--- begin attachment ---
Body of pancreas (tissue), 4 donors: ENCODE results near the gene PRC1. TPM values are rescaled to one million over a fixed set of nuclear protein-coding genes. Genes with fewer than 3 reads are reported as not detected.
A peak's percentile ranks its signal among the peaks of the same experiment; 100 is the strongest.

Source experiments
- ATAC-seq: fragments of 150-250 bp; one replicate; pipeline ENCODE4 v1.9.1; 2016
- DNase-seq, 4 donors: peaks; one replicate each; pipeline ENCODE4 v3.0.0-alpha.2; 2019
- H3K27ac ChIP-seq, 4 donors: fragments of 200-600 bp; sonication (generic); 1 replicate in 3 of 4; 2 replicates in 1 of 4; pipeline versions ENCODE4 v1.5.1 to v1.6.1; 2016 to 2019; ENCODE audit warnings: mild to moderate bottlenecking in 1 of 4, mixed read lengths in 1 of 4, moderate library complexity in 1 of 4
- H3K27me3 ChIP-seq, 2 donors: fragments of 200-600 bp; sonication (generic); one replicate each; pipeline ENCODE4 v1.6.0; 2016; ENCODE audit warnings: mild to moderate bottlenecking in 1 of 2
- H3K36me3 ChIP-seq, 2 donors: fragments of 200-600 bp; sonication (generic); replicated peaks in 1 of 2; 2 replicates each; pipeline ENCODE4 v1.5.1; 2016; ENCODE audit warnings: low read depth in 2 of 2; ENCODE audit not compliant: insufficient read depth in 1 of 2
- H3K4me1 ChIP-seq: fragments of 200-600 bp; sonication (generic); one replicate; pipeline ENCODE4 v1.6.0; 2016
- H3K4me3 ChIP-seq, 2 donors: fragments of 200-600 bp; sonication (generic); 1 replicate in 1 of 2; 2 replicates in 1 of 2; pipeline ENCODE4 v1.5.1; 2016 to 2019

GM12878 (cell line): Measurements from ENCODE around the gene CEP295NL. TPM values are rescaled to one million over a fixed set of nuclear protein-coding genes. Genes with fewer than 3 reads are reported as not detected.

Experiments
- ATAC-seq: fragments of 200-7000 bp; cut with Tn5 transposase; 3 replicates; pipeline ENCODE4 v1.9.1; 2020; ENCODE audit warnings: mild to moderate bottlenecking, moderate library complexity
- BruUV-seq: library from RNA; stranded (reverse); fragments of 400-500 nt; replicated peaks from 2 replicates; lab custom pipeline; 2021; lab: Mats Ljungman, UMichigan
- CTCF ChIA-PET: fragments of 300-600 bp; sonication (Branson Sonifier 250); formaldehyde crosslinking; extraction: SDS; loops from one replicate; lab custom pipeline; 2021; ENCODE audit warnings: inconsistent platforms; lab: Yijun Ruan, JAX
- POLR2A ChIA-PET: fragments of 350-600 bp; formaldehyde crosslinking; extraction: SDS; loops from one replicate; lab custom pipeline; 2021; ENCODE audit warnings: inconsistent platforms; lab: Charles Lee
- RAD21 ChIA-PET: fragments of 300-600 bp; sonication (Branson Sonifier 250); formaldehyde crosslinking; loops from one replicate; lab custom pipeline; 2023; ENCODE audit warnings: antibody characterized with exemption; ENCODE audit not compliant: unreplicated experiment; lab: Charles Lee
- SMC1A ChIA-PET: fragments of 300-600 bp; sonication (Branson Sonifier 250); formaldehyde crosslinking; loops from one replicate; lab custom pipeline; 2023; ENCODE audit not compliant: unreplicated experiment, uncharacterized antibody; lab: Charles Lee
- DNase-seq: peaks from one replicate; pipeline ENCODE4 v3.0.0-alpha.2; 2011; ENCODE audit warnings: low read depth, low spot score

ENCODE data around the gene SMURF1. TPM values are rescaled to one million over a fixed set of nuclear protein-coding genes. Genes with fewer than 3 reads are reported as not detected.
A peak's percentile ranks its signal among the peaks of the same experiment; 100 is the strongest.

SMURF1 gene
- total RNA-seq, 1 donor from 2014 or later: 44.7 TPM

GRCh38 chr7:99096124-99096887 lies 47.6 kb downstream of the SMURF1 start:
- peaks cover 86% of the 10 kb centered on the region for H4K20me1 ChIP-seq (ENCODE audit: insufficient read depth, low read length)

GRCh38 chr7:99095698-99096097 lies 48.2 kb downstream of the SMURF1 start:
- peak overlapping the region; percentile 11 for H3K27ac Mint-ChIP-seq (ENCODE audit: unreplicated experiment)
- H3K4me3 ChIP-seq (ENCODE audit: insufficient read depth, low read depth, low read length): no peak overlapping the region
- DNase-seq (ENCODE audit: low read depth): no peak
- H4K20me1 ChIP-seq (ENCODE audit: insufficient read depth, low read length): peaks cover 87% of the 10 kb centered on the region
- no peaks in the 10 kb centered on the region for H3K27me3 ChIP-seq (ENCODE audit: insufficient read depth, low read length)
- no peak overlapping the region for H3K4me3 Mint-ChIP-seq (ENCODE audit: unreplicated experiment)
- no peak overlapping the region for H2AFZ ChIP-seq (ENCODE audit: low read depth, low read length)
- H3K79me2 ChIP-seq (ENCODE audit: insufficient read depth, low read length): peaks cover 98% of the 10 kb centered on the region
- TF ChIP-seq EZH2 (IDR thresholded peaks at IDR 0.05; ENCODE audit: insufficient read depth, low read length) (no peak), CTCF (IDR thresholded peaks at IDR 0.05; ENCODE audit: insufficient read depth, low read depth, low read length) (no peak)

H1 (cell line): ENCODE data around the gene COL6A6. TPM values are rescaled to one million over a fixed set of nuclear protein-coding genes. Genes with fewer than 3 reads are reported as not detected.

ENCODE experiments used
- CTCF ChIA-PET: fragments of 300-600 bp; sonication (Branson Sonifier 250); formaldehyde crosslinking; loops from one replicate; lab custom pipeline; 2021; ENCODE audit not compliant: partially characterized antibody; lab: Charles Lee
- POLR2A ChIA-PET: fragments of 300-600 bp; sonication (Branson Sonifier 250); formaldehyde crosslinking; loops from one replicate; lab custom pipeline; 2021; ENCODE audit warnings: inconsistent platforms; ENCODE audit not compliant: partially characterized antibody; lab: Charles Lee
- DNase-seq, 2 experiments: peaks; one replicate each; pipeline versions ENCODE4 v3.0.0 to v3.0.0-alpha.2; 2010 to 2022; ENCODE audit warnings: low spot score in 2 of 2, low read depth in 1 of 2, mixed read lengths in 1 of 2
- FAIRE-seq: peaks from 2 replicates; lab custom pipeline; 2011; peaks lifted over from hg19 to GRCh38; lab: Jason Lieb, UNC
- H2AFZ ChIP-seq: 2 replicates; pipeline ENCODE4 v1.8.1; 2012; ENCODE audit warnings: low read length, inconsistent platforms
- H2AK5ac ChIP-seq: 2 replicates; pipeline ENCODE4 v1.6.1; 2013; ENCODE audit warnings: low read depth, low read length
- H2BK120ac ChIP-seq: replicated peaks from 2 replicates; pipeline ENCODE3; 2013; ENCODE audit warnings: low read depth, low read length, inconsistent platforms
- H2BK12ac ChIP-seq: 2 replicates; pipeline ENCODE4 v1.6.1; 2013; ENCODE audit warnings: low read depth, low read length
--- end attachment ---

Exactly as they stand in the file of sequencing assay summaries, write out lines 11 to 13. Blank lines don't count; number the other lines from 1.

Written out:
GM12878 (cell line): Measurements from ENCODE around the gene CEP295NL. TPM values are rescaled to one million over a fixed set of nuclear protein-coding genes. Genes with fewer than 3 reads are reported as not detected.

Experiments
- ATAC-seq: fragments of 200-7000 bp; cut with Tn5 transposase; 3 replicates; pipeline ENCODE4 v1.9.1; 2020; ENCODE audit warnings: mild to moderate bottlenecking, moderate library complexity